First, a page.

Gartner Highlights the Complexities of IT Organizations Moving From a Cost-Cutting to an Entrepreneurial Mind-Set
Ambition and Resource Leverage Are Crucial to Becoming an Opportunity-Focused Business
STAMFORD, Conn. - IT organizations are facing a critical challenge in 2010 as they tackle the need to shift gears from a cost-cutting to a revenue growth mind-set, according to Gartner, Inc. Gartner analysts said the recession of the past two years has had virtually every IT organization operating in “keep the lights on” mode — and many organizations are ill-equipped to support and drive revenue growth opportunities.
“For IT leaders, entrepreneurial growth, and the shift from a ’problem-focused’ organization to one that is ’opportunity-focused’ requires more planning and execution than simply changing the organization chart,” said Jorge Lopez, vice president and distinguished analyst at Gartner. “Entrepreneurial IT organizations must maintain a dual focus: achieving ambitious growth, while running the current business. Both are critically important to the mission of the organization.”
Gartner maintains that the building of new sources of revenue and positioning the business for dominance in the new venture is an entrepreneurial task and one that requires an entrepreneurial organization with an equally entrepreneurial CIO to seize the opportunity. Analysts have identified two key tools that the CIO must employ to satisfy ambitions for entrepreneurial growth. These frameworks define the agenda for change and the key actions required to fulfill it:
* The Entrepreneurial Scope Assessment Framework: This tool enables CIOs and other business executives to evaluate the magnitude of the opportunity for an entrepreneurial organization. It is a requisite assessment to understand the scope of the task facing IT, as well as other business units.
* The Strategic Change Road Map: This level-by-level tool provides a clear-cut assessment of the tasks that must be performed by an organization in moving from the current mind-set and behaviors of cutting costs to a mind-set that is entrepreneurial. It delineates today’s situation, compared with the desired future and identifies the changes that will transform today’s organization, infrastructure, processes and mind-sets into tomorrow’s state.
Mr. Lopez explained that to best understand the scope of the change facing an organization, it is important to evaluate two factors that were first defined by Gary Hamel and C.K. Prahalad in the book “Competing for the Future.” They challenged the concept that to win in business, one must first have superior amounts of resources. They observed that, when starting out, resource positions were very poor predictors of future performance, and that the businesses that seemed to win were those that had two key capabilities — ambition and resource leverage.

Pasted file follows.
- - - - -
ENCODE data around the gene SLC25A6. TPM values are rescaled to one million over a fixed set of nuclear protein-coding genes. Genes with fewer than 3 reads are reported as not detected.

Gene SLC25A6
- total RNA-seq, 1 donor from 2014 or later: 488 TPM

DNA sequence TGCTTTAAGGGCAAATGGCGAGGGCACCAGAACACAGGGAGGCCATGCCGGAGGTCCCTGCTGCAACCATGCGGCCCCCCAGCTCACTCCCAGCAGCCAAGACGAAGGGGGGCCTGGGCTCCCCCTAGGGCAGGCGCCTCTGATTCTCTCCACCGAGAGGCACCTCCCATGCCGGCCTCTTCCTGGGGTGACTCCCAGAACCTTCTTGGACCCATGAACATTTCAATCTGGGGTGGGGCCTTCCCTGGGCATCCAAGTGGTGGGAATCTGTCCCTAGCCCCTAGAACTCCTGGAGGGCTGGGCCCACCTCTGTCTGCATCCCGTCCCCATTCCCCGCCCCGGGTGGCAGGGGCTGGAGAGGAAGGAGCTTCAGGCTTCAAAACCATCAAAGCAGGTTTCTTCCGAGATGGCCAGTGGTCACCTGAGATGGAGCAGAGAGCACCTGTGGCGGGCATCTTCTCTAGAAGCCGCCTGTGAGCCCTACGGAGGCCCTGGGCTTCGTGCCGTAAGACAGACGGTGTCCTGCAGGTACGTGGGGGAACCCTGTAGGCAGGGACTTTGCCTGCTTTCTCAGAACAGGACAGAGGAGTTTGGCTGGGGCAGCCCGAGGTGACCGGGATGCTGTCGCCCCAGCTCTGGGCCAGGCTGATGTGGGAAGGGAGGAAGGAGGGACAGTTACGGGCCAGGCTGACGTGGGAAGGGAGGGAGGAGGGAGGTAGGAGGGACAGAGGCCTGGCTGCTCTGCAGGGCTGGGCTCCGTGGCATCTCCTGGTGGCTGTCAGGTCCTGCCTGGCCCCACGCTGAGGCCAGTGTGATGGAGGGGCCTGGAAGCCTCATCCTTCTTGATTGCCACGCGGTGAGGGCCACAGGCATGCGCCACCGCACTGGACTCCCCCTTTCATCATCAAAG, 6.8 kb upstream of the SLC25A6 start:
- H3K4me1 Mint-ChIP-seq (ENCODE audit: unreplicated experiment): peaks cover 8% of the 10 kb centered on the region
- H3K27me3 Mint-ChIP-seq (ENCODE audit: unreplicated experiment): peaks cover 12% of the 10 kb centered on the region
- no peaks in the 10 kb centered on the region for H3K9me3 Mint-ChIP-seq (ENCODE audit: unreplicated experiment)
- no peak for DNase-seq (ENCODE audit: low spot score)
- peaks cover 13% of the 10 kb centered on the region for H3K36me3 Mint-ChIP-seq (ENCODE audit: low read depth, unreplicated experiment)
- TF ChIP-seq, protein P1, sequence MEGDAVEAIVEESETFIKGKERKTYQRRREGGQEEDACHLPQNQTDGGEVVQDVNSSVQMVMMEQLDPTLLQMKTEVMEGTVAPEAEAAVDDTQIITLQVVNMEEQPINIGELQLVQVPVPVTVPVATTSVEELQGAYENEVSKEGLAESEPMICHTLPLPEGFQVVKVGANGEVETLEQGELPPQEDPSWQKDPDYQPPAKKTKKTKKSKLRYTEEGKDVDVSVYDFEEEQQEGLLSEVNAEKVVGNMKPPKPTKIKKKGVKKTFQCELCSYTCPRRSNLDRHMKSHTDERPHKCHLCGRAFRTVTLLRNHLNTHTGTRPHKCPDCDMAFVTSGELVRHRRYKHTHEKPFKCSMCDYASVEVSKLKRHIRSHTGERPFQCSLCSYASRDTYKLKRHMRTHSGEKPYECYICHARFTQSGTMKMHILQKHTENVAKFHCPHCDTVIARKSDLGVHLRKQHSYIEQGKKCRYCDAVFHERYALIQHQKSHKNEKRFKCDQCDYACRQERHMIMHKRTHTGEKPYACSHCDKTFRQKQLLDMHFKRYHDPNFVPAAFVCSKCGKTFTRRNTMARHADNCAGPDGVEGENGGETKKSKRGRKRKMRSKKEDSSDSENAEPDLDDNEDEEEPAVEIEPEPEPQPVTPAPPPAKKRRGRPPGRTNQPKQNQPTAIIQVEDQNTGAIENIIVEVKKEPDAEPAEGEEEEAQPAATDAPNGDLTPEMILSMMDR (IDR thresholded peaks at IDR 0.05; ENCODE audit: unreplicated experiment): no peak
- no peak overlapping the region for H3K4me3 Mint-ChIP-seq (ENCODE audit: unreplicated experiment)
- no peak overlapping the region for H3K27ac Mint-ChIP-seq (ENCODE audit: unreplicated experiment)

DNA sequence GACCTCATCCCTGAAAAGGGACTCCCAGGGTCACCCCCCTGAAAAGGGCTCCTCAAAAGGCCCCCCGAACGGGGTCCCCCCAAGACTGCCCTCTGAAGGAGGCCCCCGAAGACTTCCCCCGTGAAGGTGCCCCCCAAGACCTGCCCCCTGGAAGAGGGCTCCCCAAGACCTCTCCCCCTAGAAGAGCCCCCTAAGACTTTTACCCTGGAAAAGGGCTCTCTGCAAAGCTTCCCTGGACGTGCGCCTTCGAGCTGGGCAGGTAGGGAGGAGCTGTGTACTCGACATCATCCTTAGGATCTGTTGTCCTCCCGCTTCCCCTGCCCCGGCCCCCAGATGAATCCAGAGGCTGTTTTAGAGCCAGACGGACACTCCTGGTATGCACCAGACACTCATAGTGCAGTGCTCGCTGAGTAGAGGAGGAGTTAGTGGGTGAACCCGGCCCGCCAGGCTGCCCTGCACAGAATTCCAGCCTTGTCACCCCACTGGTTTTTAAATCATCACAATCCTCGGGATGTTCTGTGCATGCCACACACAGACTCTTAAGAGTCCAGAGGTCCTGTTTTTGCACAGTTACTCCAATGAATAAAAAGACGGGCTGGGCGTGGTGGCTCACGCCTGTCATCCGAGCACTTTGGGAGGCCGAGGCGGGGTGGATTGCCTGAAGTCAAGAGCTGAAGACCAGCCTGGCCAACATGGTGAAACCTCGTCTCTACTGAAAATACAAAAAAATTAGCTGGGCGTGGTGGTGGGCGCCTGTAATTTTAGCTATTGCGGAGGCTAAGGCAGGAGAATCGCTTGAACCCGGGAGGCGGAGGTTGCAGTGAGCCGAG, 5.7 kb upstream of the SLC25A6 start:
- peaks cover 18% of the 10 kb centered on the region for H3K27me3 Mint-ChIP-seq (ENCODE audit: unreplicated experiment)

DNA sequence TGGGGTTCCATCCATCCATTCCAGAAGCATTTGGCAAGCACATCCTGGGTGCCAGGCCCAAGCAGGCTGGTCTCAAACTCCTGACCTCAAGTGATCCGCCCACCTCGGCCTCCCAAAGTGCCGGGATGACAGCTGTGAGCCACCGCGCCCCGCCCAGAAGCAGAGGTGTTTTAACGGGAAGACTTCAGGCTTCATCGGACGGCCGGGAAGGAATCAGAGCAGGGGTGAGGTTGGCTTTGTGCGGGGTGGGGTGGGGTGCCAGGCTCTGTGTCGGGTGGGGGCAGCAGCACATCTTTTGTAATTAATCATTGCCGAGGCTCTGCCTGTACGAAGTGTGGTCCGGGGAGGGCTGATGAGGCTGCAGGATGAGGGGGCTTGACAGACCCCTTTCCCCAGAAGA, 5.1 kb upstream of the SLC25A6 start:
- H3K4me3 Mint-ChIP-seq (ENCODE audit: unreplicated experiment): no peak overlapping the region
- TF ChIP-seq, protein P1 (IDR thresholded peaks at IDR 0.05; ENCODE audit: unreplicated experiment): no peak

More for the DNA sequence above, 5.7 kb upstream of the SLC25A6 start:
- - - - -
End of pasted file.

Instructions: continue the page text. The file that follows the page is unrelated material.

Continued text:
“Ambition is the animating entrepreneurial vision that redefines the rules of competition for an industry,” said Mr. Lopez. “It deliberately sets out a compelling picture of the future that will outstrip existing resources to challenge incumbent competitors to match the magnitude of their vision.” Mr. Lopez said that examples of companies that have demonstrated high levels of ambition include: Apple, with its ecosystem around the iPod and iTunes; Amazon, and its ambition to unseat Wal-Mart, using the Web; and thousands of bloggers, who daily compete for attention with established outlets, such as the New York Times.
The concept of resource leverage is based on the premise that great differences exist between different industry rivals and the competitive impact they are able to generate with a given amount of resources. The ability to create greater distance between the required efforts and the results is an important distinction for the entrepreneur and, in doing so, establishes new levels of competition. Examples of advances in productivity leverage include the work of HP in radically reducing its IT cost structure before a recession had emerged as a reality, as well as the move by pharmacies to provide very-low-cost retail healthcare in the U.S. and, thus, to restructure that industry.
Nevertheless, the move from a problem-focused organization to an opportunity-focused organization presents many risks for a business.
“The greatest conflict faced by entrepreneurial CIOs will be the tension between the team that is focused on the entrepreneurial opportunities and the team that is focused on ’keeping the lights on’,” Mr. Lopez said. “Both must function effectively in an environment of elevated risk. Failing on either responsibility is unacceptable and highly dangerous for the business.”
Additional information is available in the report “Moving IT From a Cost-Cutting to an Entrepreneurial Mind-Set” which is available on the Gartner website at http://www.gartner.com/resId=1331074.
Gartner, Inc. (NYSE: IT) is the world’s leading information technology research and advisory company. Gartner delivers the technology-related insight necessary for its clients to make the right decisions, every day. From CIOs and senior IT leaders in corporations and government agencies, to business leaders in high-tech and telecom enterprises and professional services firms, to technology investors, Gartner is the indispensable partner to 60,000 clients in 10,000 distinct organizations. Through the resources of Gartner Research, Gartner Consulting and Gartner Events, Gartner works with every client to research, analyze and interpret the business of IT within the context of their individual role. Founded in 1979, Gartner is headquartered in Stamford, Connecticut, U.S.A., and has 4,000 associates, including 1,200 research analysts and consultants in 80 countries. For more information, visit www.gartner.com.
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